Serious Tabletop With The Family – A Few Of Our Favorite Games
Like clockwork each winter when the weather turns cold, I get the urge to gather my family around the dining room table (sometimes against their will) for board gaming. Over the years, I’ve learned a few things about our habits and preferences, which have led me to some great options if you’ve got kids and want to share some time away from the television.
Options for young, competitive gamers
My regular board gaming pal is my son, Paul. He’s six, has an active imagination, and adds color to whatever he’s playing to make each move part of an epic tale.
I’ve aggressively cultivated his desire to learn new games and identify those he loves the most. One of the biggest hits in the house right now is King of Tokyo, by Magic: The Gathering creator Richard Garfield.
It’s a quick-playing, accessible game that includes dice rolls, decision making, and giant monsters. The base game is fairly rudimentary, with each monster working identically.
I recommend opting for the Power Up expansion, which gives each of the beasts unique evolutions that make choosing one at the outset much more meaningful. The rules are extremely straightforward with no “fiddling,” and games are over in about 20 minutes.
The goal is to whittle your opponents' life totals down to zero or score 20 victory points. Occupying Tokyo earns you victory points, but you also can't heal there. You'll need to know when to hold your ground and when to give up the prime real estate. Dice rolls determine how much health you gain, damage you inflict, and energy (currency) you earn each turn.
Reading is required, but less important if you are just playing the base game, as all the cards are played exposed. There is strategy involved, but just enough that the game serves as a good primer for young people that want to become masters of the dining room table.
Another competitive game that has caught my son’s eye (and our attention) is Golem Arcana by Harebrained Schemes. I’ve always been enamored of miniature games.
I played Heroclix from Wizkids and I have some of Fantasy Flight’s X-Wing miniatures. We keep coming back to Golem Arcana because of its integration with a mobile app via bluetooth and microdot technology.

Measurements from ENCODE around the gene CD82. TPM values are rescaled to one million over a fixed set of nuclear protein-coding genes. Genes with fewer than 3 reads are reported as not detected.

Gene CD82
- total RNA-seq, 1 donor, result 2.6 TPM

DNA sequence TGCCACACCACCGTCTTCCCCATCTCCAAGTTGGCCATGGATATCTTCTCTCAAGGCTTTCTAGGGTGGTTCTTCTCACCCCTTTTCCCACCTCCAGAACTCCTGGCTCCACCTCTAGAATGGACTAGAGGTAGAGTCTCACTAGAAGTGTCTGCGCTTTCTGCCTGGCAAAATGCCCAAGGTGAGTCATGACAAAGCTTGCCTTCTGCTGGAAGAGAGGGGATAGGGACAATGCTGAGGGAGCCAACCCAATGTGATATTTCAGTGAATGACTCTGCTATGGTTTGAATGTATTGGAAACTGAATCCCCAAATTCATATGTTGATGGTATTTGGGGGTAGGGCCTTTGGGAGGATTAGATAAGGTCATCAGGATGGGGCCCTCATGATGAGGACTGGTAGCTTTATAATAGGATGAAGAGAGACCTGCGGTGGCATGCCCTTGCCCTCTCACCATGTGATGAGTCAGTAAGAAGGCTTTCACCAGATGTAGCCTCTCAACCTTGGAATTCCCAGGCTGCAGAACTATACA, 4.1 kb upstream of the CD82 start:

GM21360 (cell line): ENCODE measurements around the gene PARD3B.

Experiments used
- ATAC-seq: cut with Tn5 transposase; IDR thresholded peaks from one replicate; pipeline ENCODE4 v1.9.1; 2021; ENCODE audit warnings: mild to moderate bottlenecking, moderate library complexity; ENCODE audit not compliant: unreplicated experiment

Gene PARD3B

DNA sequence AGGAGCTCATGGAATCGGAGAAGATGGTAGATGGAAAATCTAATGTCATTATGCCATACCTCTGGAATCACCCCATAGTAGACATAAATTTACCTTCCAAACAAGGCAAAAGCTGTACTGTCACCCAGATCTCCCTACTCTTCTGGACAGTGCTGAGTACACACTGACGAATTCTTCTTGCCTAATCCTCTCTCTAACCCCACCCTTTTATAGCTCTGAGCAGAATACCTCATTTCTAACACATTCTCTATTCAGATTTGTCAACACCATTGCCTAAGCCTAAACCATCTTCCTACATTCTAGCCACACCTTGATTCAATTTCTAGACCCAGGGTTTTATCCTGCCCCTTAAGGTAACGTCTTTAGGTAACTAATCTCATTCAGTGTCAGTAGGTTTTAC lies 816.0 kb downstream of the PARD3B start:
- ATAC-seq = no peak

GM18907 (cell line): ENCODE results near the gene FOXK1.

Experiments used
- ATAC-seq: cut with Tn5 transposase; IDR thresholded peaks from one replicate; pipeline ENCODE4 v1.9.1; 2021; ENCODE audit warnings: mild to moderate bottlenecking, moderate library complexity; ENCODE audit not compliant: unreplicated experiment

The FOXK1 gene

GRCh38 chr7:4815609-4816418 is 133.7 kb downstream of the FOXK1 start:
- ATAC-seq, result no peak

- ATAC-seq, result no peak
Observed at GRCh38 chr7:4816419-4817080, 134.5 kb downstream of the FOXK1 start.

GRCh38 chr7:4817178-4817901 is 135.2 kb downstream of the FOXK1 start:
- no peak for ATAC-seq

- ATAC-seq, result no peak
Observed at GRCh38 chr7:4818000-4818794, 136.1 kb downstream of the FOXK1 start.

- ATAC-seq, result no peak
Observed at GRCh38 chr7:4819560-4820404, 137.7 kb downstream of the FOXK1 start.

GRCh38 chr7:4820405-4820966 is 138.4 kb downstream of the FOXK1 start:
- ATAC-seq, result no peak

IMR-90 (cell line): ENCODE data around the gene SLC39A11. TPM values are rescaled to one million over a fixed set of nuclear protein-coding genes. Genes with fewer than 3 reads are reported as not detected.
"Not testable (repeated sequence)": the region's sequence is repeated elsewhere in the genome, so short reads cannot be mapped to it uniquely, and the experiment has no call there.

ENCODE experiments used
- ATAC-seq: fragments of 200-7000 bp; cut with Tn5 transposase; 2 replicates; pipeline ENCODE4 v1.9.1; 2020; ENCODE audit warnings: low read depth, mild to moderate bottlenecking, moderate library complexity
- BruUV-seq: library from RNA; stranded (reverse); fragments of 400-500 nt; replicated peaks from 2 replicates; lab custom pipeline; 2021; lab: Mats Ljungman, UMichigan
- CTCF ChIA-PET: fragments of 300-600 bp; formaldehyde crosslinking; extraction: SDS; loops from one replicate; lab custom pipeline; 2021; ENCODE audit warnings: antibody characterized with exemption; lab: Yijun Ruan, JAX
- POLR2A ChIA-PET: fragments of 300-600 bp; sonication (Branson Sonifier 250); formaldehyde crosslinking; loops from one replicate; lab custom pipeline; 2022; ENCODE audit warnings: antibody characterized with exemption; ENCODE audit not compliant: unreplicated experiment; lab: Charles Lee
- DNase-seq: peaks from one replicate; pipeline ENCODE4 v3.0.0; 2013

The figures look great and the objectives are varied enough to keep things fresh. Most importantly, we don’t have to remember to increase ability costs, accurately calculate movement, or even roll dice (though that is an option).
I suspect my son will grow into Golem Arcana’s more sophisticated strategic elements, but for now, it’s great to have a tabletop miniatures game that doesn’t require painting and assembly. The map tiles also eliminate questions of line of sight and obstructions.
The figures offer varied thematic elements, and Harebrained Schemes is adding to the line-up with additional lore, app revisions that allow custom scenarios, and tournament play. For my son, who adores Skylanders and Disney Infinity, this was a natural next step.
Read on for a game that teams the family up to fight monsters.
In late 2013, when I visited Minnesota and our home office, I had the chance to do some board gaming with previews editor Matt Miller. The diversion of choice was the Pathfinder Card Game.
This version of the Pathfinder RPG series is a narratively-rich adventure that eschews character sheets for card decks. It’s fully cooperative, so the adults at the table can assist the younger players by suggesting strategy.
It’s designed as a campaign, so your family members (or your gaming group) get to keep their earned skills and found loot. Once you finish the quests in the box, you can buy additional card packs to continue to the story.
I’m a sucker for great storage options, and was delighted to see that the base game box has slots for the later quest packs. Be warned that you might face a couple of false starts as you find the best combination of characters for your party. Once you do though, the game is tense and fun.
For an in-depth breakdown of what to expect from the Pathfinder Adventure Card Game, visit our previous Top of the Table feature. For a more pirate-themed adventure, a separate campaign box called Skulls & Shackles offers the start to an entirely different but equally engaging adventure path, this one including fun classes like the swashbuckler and gunslinger.
Traditional game, contemporary trash talk
My family also tends to gather around for a classic game that involves a bit of physical dexterity. No, I’m not talking about Twister (especially after the incident of 2011).
Crokinole was conceived in the late 1800s in Canada. It has evolved and grown a following over the years among craftsmen and competitive players. There are annual world championships held each June (a promo video for last year’s is below).
Take that, League of Legends. In all seriousness, the games play quickly, there is a lot of playful trash talking, and the rules and scoring are so simple that kids of all ages can play. The idea is to get your tiny pucks into the center, while knocking your opponents' into the trench rim of the board and out of play. If your opponent has at least one piece on the field, you need to make contact with it or lose your own (even if you score a perfect shot into the center hole).
While the boards made by high-end craftsmen (like ours shown above) aren’t inexpensive, they are certainly works of art. Many people hang their crokinole boards on the wall for display. There are less expensive choices available also, if you're more interested in having a game to play than a fine piece of woodworking to admire.
We’re constantly on the lookout for new games to play together. If you have favorites you play with your family and/or children, let us know.